A Minnesota federal court has dismissed a proposed class action alleging household sealants turn yellow despite being advertised as “crystal clear.” Ehlis v. DAP Prod., Inc., No. 20-CV-1872 (PJS/ECW), 2021 WL 83269, at *1 (D. Minn. Jan. 11, 2021).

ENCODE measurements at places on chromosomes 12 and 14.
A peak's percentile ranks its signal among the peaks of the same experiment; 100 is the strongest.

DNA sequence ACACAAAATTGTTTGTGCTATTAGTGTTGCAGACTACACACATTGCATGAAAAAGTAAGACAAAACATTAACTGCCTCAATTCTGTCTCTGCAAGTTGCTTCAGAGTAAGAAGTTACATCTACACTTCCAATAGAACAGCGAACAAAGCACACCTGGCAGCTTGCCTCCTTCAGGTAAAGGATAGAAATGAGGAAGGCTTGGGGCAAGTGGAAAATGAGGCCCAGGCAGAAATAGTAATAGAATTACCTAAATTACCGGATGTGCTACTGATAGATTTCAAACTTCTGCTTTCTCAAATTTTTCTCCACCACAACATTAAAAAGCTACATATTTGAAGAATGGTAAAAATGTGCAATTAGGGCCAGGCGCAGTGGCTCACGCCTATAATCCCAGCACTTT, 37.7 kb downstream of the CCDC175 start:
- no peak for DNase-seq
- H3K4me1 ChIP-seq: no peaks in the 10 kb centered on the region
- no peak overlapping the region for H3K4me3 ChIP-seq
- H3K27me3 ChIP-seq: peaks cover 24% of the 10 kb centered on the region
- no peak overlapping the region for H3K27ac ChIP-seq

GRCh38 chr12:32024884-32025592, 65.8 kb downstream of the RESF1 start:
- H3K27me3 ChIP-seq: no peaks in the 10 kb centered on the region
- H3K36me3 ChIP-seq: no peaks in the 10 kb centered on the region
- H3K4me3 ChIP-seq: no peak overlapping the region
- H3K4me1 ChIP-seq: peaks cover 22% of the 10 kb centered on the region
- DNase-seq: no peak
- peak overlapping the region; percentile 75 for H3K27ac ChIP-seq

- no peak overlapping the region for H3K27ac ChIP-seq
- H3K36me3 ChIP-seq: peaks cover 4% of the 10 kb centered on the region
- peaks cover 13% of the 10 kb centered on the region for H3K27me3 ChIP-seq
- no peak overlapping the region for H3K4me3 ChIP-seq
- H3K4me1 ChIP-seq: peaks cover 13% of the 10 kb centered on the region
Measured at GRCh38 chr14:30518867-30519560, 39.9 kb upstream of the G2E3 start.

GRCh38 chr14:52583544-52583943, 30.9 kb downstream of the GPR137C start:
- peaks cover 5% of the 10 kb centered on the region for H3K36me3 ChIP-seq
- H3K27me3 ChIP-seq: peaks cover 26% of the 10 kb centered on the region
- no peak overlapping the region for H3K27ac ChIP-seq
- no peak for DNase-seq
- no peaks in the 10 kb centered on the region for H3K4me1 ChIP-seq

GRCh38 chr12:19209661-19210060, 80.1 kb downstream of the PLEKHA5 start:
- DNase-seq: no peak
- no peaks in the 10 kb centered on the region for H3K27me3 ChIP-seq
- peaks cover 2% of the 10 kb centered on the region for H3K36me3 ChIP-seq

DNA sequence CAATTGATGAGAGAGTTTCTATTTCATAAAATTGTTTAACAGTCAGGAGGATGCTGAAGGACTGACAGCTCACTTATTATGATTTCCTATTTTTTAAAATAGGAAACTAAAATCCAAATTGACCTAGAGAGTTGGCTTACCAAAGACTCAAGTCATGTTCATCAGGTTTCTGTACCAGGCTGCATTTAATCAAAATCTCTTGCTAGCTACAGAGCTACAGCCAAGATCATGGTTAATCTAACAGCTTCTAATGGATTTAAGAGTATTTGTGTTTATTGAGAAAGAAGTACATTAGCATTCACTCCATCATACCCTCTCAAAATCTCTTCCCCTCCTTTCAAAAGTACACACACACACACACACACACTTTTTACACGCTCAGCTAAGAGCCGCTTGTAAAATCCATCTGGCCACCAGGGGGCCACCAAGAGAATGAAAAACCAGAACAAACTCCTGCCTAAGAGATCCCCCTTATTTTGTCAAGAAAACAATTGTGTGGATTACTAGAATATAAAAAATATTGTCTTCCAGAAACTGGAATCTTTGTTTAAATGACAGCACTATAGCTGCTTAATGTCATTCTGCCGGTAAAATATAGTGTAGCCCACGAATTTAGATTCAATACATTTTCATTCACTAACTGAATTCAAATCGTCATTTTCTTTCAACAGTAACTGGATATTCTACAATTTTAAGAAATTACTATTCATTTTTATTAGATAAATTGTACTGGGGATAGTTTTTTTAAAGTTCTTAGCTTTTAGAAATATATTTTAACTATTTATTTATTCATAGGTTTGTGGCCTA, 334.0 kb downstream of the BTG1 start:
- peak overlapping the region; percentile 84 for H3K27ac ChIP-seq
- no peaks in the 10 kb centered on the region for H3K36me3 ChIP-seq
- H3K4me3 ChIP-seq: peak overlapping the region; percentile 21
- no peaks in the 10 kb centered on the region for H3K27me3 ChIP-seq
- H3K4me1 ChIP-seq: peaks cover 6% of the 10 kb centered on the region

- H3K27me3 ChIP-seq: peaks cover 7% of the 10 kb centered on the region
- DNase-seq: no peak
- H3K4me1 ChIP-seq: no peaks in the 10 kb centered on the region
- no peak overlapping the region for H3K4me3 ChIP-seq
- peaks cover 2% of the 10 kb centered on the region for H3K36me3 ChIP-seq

This putative nationwide class brought a host of fraud and warranty claims against DAP, some under Maryland law, and others under Minnesota law. Defendant then moved to dismiss the complaint. To survive a motion to dismiss, a complaint must “state a claim to relief that is plausible on its face.” Bell Atl. Corp. v. Twombly, 550 U.S. 544, 570 (2007). A claim has facial plausibility when the plaintiff pleads factual content that allows the court to draw the reasonable inference that the defendant is liable for the misconduct alleged. Ashcroft v. Iqbal, 556 U.S. 662, 678 (2009). Claims sounding in fraud are subject to the heightened pleading requirement of Fed. R. Civ. P. 9(b). To assert a fraud claim with the particularity required under Rule 9(b), a complaint must allege in detail “the who, what, when, where, and how” of the fraud. Parnes v. Gateway 2000, Inc., 122 F.3d 539, 550 (8th Cir. 1997).